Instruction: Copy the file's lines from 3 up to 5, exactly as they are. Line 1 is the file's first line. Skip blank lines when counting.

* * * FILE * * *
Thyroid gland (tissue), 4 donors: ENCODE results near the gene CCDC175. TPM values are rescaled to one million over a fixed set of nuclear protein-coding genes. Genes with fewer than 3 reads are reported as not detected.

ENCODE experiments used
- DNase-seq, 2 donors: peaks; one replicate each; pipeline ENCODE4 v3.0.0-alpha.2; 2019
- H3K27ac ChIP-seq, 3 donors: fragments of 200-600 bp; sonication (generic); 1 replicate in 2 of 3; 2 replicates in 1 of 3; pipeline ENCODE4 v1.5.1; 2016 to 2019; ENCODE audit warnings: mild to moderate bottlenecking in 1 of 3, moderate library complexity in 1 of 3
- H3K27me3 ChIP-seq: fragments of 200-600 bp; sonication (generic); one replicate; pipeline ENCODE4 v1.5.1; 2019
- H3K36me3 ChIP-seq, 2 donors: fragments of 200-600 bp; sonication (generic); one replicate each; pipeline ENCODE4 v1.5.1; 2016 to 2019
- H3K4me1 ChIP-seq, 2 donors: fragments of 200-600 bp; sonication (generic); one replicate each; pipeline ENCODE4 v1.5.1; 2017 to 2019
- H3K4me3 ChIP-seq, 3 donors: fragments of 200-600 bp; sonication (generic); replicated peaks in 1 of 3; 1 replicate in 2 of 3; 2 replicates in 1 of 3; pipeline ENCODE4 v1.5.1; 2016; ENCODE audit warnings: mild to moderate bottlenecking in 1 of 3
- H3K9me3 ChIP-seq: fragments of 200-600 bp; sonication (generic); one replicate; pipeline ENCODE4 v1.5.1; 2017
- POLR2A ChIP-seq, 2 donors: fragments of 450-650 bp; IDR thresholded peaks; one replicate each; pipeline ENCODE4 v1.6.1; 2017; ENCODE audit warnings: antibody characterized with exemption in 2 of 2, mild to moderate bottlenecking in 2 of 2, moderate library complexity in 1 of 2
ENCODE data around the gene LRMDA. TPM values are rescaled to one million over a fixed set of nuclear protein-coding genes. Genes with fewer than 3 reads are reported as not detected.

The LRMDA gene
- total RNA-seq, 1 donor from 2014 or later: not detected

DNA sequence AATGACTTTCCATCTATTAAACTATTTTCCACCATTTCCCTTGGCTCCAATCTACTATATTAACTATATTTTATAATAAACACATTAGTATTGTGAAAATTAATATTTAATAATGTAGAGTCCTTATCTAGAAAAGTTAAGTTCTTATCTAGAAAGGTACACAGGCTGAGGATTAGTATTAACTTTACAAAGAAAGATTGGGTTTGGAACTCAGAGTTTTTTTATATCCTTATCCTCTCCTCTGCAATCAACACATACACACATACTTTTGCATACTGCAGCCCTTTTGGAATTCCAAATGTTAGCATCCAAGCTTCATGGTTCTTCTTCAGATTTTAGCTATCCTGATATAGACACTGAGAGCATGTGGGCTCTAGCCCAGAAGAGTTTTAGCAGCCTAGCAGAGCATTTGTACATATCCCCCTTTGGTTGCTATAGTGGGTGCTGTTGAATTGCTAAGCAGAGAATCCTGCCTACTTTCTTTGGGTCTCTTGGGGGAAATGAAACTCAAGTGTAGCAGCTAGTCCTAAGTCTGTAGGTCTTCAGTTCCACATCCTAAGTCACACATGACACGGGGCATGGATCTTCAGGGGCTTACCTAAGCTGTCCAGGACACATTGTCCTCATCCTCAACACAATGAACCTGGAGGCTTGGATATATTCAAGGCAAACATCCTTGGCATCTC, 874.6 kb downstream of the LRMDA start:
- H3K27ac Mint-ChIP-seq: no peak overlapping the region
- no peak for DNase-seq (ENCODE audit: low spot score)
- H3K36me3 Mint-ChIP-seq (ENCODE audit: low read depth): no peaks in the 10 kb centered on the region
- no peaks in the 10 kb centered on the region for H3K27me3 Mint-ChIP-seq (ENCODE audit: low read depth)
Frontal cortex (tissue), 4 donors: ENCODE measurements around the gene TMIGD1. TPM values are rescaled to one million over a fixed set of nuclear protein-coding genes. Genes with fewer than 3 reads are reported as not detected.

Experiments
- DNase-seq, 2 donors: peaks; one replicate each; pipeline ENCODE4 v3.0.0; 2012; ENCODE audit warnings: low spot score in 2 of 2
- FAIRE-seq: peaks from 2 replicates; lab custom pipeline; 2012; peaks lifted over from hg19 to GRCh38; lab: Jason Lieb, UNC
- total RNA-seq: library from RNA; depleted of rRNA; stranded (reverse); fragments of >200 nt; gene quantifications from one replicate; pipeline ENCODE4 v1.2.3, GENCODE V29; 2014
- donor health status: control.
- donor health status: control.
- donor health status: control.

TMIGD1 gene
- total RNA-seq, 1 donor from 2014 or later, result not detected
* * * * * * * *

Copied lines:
- DNase-seq, 2 donors: peaks; one replicate each; pipeline ENCODE4 v3.0.0-alpha.2; 2019
- H3K27ac ChIP-seq, 3 donors: fragments of 200-600 bp; sonication (generic); 1 replicate in 2 of 3; 2 replicates in 1 of 3; pipeline ENCODE4 v1.5.1; 2016 to 2019; ENCODE audit warnings: mild to moderate bottlenecking in 1 of 3, moderate library complexity in 1 of 3
- H3K27me3 ChIP-seq: fragments of 200-600 bp; sonication (generic); one replicate; pipeline ENCODE4 v1.5.1; 2019